Issues on the wide-ranging agenda included trade, economic cooperation, regional transit and transportation infrastructure, water, energy, food, industry and digital technology.
Nazarbayev mostly took the lead, speaking about the need to coordinate transboundary water resources in a manner that served everybody’s interests. Tajik President Emomali Rahmon, whose country is busy building a giant hydropower dam stemming a major waterway, reassured his colleagues, promising that Tajikistan “will never leave its neighbors without water.”
The Kazakh leader also raised the intriguing idea of creating a mechanism for providing intra-regional sources of financing, ostensibly as an alternative to current reliance on international financial institutions and, more to the point, China. Security also featured in the five-way talks, which produced a commitment for greater cooperation among security services on anti-terrorism efforts.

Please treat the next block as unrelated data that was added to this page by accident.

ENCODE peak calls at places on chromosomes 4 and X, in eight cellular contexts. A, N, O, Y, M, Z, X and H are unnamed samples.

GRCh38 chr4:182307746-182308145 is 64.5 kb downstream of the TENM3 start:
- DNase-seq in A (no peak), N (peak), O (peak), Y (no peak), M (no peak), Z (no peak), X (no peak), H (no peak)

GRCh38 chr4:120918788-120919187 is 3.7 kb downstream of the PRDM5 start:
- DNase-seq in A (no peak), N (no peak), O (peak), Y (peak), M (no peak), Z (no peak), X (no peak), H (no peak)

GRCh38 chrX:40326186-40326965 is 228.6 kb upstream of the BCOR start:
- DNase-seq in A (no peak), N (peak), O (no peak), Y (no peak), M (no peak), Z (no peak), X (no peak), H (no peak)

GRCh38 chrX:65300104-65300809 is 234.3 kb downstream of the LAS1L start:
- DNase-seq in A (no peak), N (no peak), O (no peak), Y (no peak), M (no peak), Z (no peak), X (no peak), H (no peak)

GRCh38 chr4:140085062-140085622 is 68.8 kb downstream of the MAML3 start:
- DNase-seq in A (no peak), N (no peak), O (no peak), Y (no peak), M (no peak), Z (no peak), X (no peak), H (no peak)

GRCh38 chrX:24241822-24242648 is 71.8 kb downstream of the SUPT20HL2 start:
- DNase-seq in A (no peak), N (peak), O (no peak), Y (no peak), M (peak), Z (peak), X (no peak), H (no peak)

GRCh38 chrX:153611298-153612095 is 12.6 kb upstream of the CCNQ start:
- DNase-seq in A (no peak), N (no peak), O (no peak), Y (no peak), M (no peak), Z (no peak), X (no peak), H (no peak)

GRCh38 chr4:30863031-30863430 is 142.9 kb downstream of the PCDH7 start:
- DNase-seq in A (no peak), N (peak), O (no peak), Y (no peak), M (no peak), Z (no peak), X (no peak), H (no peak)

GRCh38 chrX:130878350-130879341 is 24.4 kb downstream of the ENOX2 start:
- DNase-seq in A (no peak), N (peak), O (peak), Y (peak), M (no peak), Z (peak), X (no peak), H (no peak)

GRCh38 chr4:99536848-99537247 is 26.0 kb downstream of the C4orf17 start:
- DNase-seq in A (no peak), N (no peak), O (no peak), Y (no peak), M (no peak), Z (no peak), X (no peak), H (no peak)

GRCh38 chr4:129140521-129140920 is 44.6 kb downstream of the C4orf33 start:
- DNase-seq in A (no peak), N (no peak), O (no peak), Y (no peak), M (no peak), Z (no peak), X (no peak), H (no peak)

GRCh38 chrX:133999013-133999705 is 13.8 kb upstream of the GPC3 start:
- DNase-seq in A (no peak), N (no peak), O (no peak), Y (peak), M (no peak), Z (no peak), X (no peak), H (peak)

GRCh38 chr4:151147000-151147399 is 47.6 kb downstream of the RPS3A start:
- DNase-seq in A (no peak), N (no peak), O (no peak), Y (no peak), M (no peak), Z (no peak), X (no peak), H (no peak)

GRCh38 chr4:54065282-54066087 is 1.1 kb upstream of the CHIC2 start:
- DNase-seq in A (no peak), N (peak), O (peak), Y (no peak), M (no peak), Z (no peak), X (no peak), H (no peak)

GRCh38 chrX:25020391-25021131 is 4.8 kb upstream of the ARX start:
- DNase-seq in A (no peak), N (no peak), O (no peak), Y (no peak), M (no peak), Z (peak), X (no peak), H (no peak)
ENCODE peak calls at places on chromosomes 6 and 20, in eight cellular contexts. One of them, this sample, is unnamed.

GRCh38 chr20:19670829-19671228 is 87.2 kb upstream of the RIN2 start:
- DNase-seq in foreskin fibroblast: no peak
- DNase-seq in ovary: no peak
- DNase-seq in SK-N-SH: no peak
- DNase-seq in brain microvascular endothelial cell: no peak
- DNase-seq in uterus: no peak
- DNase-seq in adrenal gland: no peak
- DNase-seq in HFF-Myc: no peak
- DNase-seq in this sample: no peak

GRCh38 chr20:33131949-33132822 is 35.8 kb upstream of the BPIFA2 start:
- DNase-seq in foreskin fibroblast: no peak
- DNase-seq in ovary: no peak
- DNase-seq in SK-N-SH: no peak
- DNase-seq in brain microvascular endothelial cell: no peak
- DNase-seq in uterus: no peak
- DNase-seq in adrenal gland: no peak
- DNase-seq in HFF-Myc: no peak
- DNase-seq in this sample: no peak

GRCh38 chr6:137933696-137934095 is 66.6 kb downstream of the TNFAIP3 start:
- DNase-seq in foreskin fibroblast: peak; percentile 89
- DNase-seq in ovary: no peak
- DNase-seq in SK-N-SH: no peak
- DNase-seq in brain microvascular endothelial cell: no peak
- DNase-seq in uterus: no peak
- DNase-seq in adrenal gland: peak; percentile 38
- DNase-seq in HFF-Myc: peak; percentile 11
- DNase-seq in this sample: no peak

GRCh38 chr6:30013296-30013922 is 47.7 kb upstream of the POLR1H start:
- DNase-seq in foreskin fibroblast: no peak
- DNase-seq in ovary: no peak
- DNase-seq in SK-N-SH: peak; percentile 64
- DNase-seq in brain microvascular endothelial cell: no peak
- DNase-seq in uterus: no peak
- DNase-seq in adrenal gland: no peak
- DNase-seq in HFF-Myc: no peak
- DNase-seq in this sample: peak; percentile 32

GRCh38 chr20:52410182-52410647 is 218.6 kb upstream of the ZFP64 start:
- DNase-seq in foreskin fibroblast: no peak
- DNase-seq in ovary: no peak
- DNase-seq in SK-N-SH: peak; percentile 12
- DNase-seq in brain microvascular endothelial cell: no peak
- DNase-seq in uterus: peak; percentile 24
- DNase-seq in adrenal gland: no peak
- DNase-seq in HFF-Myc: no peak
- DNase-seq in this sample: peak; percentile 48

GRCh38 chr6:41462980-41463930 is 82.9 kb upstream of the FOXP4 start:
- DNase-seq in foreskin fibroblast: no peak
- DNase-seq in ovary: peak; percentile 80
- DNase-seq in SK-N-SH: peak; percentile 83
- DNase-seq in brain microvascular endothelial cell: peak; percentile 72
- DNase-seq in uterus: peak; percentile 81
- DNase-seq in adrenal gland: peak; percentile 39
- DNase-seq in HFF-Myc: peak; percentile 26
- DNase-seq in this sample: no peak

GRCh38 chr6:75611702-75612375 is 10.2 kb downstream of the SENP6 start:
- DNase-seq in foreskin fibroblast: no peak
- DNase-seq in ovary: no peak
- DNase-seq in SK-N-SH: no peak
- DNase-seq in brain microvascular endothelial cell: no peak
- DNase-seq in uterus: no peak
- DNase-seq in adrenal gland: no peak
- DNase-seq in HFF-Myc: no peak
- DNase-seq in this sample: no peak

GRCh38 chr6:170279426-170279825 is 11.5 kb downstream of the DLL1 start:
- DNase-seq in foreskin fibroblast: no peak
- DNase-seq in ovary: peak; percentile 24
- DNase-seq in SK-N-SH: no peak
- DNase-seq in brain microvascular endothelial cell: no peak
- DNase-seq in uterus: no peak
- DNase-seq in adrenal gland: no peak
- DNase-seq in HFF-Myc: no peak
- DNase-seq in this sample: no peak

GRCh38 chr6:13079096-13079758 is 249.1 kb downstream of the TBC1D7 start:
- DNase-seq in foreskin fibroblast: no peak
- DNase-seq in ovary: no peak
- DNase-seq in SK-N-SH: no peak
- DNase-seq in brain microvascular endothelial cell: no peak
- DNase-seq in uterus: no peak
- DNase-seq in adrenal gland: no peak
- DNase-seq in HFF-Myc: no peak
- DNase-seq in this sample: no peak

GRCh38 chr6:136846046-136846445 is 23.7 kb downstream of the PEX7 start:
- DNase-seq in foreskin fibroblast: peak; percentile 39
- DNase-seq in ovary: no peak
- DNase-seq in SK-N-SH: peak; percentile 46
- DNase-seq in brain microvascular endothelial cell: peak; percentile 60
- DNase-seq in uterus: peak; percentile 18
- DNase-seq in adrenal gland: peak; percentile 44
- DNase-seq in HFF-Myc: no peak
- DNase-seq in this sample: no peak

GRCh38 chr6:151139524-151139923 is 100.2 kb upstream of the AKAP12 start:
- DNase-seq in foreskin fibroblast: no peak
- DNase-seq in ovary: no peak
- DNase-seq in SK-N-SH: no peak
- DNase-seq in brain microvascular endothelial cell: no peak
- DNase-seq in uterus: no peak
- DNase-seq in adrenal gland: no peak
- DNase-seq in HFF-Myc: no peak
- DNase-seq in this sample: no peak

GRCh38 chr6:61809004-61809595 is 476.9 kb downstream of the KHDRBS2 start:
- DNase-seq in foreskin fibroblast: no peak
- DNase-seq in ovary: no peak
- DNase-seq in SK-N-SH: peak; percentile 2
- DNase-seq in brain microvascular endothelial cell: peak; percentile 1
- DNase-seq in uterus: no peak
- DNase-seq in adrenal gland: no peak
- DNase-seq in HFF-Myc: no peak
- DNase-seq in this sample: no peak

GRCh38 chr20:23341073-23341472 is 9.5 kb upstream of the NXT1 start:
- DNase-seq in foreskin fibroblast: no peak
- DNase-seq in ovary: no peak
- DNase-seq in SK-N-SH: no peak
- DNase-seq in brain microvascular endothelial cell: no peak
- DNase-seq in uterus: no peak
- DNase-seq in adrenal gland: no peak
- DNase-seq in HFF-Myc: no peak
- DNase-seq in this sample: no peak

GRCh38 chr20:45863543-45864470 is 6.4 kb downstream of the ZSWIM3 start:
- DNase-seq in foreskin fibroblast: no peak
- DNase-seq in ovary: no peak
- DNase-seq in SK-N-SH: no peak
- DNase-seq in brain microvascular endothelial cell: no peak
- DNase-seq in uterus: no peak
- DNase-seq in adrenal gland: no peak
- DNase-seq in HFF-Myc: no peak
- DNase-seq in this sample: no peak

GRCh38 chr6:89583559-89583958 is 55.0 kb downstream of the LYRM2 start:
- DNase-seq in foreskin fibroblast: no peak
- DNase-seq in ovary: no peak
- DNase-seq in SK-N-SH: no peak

While Nazarbayev dominated the talking, it is Uzbekistan — whose sudden opening to the world made the Astana gathering possible in the first place — that has been doing most of the running this past year. Tacitly alluding to his own feverish regional shuttle diplomacy since taking office in late 2016, Uzbek President Shavkat Mirziyoyev said in Astana that a spate of talks over the past 18 months had led to “practical solutions being found for a number of pressing problems.”
“The results speak for themselves,” Mirziyoyev said. “Our trade with Kazakhstan, Kyrgyzstan, Tajikistan and Turkmenistan reached nearly $3 billion last year, an increase of 20 percent [on the year before].”
Uzbekistan’s goal is to push that figure up to $5 billion “in the coming years,” he said.